🆕 Each week we try to serve you, our trusted community with fresh, future-forward info that can guide or inform your culture of work.
💙 Today we are jumping in with a new concept: emotional labor, emotion management and life management combined.
This is the unpaid, invisible work we do to keep those around us comfortable and happy. It envelops many other terms associated with the type of care-based labor: emotion work, the mental load, mental burden, domestic management, clerical labor, invisible labor and so on.
The term was first coined by the sociologist Arlie Hochschild in her 1983 book on the topic, The Managed Heart. Emotional labor, as she conceived it, referred to the work of managing one’s own emotions that was required by certain professions. Flight attendants, who are expected to smile and be friendly even in stressful situations, are the canonical example. In recent years, the term’s popularity has grown immensely—Google searches for it are up, and it’s being mentioned more and more in books and academic articles.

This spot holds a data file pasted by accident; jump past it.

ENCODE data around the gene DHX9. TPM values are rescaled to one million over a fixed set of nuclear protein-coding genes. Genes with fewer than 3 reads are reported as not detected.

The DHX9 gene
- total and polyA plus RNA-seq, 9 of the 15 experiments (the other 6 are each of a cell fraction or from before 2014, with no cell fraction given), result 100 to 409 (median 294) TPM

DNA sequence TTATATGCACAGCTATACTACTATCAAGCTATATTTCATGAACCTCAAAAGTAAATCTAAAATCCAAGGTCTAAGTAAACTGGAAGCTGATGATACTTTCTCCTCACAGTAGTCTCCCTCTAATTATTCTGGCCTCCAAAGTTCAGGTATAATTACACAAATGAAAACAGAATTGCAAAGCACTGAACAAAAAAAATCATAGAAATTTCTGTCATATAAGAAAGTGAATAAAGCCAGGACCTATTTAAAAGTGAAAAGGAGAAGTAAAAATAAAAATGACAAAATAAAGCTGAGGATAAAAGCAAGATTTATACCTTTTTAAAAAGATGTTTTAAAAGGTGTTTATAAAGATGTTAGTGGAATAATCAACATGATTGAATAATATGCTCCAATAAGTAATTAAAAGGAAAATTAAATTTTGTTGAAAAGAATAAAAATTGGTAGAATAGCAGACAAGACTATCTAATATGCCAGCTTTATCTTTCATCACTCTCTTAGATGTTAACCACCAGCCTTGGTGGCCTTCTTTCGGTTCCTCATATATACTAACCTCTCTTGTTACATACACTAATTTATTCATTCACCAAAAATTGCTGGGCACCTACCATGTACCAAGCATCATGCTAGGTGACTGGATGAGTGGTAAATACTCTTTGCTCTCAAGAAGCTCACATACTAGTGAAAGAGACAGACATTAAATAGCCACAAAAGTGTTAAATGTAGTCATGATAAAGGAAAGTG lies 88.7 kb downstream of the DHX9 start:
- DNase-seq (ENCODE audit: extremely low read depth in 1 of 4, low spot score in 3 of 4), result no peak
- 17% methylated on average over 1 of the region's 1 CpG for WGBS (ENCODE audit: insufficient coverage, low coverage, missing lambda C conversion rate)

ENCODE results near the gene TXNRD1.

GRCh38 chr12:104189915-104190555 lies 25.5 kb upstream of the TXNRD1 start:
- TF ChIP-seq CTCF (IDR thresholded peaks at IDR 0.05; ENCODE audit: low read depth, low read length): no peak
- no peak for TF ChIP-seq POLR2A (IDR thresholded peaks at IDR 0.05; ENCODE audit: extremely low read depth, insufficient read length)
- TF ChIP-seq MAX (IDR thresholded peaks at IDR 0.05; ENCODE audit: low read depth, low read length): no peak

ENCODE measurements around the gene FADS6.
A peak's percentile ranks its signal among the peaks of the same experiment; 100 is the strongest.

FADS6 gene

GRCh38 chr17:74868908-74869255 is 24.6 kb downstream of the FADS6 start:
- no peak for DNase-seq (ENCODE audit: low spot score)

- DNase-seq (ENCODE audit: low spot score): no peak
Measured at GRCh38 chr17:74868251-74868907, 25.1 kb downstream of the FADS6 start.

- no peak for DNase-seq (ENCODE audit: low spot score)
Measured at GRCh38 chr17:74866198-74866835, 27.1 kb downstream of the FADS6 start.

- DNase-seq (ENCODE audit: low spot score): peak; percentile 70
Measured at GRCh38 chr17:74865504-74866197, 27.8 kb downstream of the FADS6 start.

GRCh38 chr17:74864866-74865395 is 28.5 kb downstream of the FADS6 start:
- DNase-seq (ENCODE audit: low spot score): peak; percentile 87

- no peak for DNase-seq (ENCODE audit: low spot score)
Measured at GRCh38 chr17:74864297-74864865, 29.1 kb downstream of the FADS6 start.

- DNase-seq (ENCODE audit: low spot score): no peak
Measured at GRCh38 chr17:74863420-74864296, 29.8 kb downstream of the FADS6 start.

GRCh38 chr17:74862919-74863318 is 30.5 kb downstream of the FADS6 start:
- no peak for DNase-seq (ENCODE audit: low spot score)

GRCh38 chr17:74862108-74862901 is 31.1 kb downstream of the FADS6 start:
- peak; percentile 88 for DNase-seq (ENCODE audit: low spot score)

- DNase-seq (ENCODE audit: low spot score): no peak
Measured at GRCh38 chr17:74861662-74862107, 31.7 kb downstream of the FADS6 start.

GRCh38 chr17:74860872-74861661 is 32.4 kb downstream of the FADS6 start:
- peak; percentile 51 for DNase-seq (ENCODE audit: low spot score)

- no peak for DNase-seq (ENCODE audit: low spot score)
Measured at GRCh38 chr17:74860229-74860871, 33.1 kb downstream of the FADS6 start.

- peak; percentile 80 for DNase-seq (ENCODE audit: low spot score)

📲 According to wikipedia, emotional labor is the process of managing feelings and expressions to fulfil the emotional requirements of a job. Workers are expected to regulate their emotions during interactions with customers, co-workers and managers. This is done so as to produce a certain feeling in the customer or client that will allow the company or organisation to succeed.
What is your organisational approach towards emotional labor and how do you regulate this facet of the job requirement?
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